>in speed.


    You might want to check into the background of DVD Decrypter and why
    it's no longer being developed and supported. Hint: it's not what you
    apparently think.

    >The only program that consistently handles the brute force cracking on
    >a slower windows machine is InterVideo DVD Copy which archives even
    >the latest cloaked vulnerable (vob) blocks like R1 Madagascar, R1
    >Bewitched, R2 Anacondas, etcetera.
    > http://www.intervideo.com/jsp/InterVideoDVDCopy_Profile.jsp


    What's with all the plugs for DVD Copy?
    SportySpice, Jan 21, 2006
    #2
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  3. Martino

    Abe Guest

    >>Technically, what does it mean when Brute Force Cracking Failed.
    >>Googling, I found (erroneously) that means there was no Source Media
    >>Copyright Protection" however the DVD Decrypter log clearly shows that
    >>Source Media Protection was found by DVD Decrypter for this region 1 movie.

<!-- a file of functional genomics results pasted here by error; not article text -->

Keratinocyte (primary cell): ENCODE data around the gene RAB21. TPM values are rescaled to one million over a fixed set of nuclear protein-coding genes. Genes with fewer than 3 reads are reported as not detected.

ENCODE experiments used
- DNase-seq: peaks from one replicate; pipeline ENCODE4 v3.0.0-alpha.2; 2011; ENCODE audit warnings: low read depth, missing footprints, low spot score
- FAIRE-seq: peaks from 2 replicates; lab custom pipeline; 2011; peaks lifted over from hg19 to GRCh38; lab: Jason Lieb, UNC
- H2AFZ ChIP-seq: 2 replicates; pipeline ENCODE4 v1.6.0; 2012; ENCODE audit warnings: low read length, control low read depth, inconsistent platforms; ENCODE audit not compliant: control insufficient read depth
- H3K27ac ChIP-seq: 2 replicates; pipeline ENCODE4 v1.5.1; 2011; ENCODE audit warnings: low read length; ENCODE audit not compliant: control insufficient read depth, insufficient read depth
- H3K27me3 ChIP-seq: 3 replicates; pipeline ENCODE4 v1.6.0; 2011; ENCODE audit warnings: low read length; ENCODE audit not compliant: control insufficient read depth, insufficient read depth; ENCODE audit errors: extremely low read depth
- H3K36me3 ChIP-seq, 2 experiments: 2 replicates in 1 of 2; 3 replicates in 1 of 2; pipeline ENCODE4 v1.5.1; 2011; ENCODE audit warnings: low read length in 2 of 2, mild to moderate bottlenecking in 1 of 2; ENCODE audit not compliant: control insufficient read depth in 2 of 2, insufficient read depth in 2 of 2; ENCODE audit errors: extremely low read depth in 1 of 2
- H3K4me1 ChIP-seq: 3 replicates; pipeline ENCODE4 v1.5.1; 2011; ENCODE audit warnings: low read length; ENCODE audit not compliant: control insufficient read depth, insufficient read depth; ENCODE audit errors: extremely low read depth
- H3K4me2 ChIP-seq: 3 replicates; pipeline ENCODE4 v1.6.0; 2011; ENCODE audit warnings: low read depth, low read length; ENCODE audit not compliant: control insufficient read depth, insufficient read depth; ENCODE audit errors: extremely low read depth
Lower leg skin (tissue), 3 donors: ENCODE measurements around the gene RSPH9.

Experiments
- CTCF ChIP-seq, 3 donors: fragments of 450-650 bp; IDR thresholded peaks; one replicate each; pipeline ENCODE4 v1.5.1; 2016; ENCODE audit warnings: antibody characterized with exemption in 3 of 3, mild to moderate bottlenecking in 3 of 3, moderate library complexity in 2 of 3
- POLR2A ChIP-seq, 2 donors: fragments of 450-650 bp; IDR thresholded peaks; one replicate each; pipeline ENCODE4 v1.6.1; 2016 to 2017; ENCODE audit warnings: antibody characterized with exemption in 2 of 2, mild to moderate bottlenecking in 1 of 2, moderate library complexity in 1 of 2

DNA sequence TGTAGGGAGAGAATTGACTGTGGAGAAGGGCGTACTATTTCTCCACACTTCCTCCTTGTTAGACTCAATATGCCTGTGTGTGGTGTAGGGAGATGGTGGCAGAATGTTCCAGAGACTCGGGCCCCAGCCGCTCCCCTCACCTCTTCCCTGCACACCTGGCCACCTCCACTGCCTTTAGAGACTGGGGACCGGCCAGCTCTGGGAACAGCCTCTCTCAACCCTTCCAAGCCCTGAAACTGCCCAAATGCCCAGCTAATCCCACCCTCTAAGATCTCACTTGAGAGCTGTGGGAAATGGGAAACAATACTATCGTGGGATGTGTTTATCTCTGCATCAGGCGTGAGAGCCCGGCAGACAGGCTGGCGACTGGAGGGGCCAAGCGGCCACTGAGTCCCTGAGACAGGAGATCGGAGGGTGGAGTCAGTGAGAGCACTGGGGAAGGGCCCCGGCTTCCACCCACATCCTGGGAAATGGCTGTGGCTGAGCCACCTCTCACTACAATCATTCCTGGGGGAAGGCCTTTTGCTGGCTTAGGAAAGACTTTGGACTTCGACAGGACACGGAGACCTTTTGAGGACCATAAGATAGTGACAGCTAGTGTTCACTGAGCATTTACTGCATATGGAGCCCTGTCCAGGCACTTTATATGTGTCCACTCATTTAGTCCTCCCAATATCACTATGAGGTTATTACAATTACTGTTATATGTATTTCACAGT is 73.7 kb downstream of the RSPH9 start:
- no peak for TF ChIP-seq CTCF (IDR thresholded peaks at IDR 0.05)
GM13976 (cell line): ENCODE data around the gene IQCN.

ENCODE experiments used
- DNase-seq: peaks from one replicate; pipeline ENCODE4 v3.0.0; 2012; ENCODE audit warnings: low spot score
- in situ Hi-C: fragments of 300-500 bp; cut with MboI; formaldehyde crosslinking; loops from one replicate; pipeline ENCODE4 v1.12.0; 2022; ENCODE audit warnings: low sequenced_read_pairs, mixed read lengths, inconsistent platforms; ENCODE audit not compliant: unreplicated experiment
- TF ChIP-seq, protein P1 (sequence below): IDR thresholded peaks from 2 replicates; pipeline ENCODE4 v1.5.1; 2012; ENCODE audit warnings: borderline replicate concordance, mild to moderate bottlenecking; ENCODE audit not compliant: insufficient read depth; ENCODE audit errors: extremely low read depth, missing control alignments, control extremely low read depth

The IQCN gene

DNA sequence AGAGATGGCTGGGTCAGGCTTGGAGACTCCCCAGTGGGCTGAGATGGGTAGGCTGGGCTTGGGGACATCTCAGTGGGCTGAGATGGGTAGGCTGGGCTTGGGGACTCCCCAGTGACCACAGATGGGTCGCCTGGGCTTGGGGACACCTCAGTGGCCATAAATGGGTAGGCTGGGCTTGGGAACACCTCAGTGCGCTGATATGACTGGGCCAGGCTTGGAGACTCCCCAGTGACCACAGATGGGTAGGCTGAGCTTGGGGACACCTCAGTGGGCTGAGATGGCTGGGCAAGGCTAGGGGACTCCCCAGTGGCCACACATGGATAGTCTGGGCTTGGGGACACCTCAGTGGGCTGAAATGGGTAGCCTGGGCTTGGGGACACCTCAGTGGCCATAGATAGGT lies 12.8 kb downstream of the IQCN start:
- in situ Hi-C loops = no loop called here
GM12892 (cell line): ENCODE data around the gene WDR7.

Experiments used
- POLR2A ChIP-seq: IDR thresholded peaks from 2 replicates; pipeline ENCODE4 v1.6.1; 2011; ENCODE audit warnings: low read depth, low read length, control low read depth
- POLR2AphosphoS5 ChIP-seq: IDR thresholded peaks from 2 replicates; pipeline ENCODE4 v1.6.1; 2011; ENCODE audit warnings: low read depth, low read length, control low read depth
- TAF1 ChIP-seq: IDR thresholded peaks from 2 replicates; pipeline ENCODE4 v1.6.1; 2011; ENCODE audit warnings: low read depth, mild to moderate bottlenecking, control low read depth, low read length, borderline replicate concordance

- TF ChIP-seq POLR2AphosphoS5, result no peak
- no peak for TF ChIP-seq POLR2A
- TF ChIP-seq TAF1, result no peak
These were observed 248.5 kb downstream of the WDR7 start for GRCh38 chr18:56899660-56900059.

>>I 10:13:51 Source Media Type: DVD-ROM
    >>I 10:13:51 Source Media Region Code: 1
    >>I 10:13:51 Source Media Copyright Protection System Type: CSS/CPPM
    >>E 10:13:58 File: VTS_01_0.VOB - Brute Force Cracking Failed! - Reason:
    >>There were no vulnerable blocks.

    >This is the standard error in DVD Decrypter which is no longer on the
    >market for that reason on a windows machine.
    >They yanked it because DVD Decrypter failed to decrypt almost every
    >new movie due to it's inability to perform the necessary brute-force
    >cracking for even the simplest of DVD on any machine less than 3 Ghz
    >in speed.
    >The only program that consistently handles the brute force cracking on
    >a slower windows machine is InterVideo DVD Copy which archives even
    >the latest cloaked vulnerable (vob) blocks like R1 Madagascar, R1
    >Bewitched, R2 Anacondas, etcetera.
    > http://www.intervideo.com/jsp/InterVideoDVDCopy_Profile.jsp

    Are you misinformed!

    DVDDecrypter development was stopped because of lawsuits threatened by
    the MPAA.

    Intervideo DVD copy does NOT remove Macrovision, CSS, or region codes,
    and also does not handle structure protection found on some DVDs.
    Abe, Jan 21, 2006
    #3
  4. Martino

    Abe Guest

    >DVDDecrypter development was stopped because of lawsuits threatened by
    >the MPAA.
    >
    >Intervideo DVD copy does NOT remove Macrovision, CSS, or region codes,
    >and also does not handle structure protection found on some DVDs.

    Also, DVDDecrypter is able to overcome most structure protection by
    simply enabling the "check for structure protection" option along with
    setting the removal method to "aggressive."